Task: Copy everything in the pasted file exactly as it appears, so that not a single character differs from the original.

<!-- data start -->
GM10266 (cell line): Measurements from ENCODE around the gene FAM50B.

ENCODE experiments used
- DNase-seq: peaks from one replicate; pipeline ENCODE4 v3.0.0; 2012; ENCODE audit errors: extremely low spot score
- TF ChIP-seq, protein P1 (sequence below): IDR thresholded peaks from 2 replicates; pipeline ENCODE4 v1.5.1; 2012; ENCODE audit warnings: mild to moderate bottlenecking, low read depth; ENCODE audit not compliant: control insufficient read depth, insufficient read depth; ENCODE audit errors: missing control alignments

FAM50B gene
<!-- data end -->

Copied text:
GM10266 (cell line): Measurements from ENCODE around the gene FAM50B.

ENCODE experiments used
- DNase-seq: peaks from one replicate; pipeline ENCODE4 v3.0.0; 2012; ENCODE audit errors: extremely low spot score
- TF ChIP-seq, protein P1 (sequence below): IDR thresholded peaks from 2 replicates; pipeline ENCODE4 v1.5.1; 2012; ENCODE audit warnings: mild to moderate bottlenecking, low read depth; ENCODE audit not compliant: control insufficient read depth, insufficient read depth; ENCODE audit errors: missing control alignments

FAM50B gene